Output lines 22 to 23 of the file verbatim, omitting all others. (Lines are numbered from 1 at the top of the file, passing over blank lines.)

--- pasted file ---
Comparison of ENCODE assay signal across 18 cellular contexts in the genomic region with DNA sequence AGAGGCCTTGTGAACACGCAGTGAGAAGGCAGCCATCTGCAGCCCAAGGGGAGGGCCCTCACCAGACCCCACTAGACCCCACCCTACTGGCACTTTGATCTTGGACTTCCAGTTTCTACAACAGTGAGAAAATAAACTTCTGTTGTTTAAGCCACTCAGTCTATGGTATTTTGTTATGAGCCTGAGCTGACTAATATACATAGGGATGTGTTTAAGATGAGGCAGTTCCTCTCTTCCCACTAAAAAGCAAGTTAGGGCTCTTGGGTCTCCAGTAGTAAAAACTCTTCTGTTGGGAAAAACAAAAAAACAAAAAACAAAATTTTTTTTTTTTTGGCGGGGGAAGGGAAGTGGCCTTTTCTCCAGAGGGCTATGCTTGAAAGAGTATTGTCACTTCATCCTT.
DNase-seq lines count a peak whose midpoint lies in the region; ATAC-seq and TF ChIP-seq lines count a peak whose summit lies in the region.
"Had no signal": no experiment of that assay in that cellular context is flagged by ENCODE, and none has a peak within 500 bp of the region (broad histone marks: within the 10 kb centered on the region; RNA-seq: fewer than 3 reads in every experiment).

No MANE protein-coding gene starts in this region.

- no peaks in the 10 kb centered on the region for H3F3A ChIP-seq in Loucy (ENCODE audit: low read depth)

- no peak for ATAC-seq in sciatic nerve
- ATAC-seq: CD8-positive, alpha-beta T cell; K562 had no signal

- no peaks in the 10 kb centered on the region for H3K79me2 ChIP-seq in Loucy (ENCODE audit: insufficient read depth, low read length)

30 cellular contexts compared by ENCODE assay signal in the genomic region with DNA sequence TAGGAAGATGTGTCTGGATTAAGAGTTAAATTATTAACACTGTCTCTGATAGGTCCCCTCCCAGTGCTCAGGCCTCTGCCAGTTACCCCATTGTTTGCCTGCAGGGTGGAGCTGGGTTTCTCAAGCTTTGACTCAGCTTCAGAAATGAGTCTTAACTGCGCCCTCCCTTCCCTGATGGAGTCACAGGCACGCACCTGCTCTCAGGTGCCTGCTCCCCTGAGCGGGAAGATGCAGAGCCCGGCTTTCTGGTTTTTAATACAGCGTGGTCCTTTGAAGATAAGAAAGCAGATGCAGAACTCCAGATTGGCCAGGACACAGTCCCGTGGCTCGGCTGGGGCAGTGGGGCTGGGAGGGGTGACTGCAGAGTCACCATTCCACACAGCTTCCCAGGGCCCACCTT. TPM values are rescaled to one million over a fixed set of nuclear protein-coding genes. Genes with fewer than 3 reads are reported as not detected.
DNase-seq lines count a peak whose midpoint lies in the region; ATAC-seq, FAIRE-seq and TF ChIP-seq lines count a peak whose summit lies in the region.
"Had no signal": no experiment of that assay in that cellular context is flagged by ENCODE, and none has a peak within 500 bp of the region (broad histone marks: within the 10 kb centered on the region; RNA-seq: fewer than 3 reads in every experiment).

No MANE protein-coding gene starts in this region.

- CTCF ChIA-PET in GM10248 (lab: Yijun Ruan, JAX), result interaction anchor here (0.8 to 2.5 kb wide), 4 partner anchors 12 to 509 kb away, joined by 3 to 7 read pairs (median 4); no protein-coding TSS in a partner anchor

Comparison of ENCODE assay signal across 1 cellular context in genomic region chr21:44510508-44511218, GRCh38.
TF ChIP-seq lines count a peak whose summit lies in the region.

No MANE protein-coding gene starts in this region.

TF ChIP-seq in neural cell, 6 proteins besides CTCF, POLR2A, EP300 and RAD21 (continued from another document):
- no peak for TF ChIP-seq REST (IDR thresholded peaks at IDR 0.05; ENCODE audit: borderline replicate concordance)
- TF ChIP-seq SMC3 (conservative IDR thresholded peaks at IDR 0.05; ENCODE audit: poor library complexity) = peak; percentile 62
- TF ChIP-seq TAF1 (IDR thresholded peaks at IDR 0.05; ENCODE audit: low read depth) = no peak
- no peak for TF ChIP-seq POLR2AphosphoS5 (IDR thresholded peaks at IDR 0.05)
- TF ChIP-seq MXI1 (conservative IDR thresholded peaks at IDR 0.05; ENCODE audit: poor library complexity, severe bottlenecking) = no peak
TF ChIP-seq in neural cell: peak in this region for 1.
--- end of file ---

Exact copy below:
- TF ChIP-seq MXI1 (conservative IDR thresholded peaks at IDR 0.05; ENCODE audit: poor library complexity, severe bottlenecking) = no peak
TF ChIP-seq in neural cell: peak in this region for 1.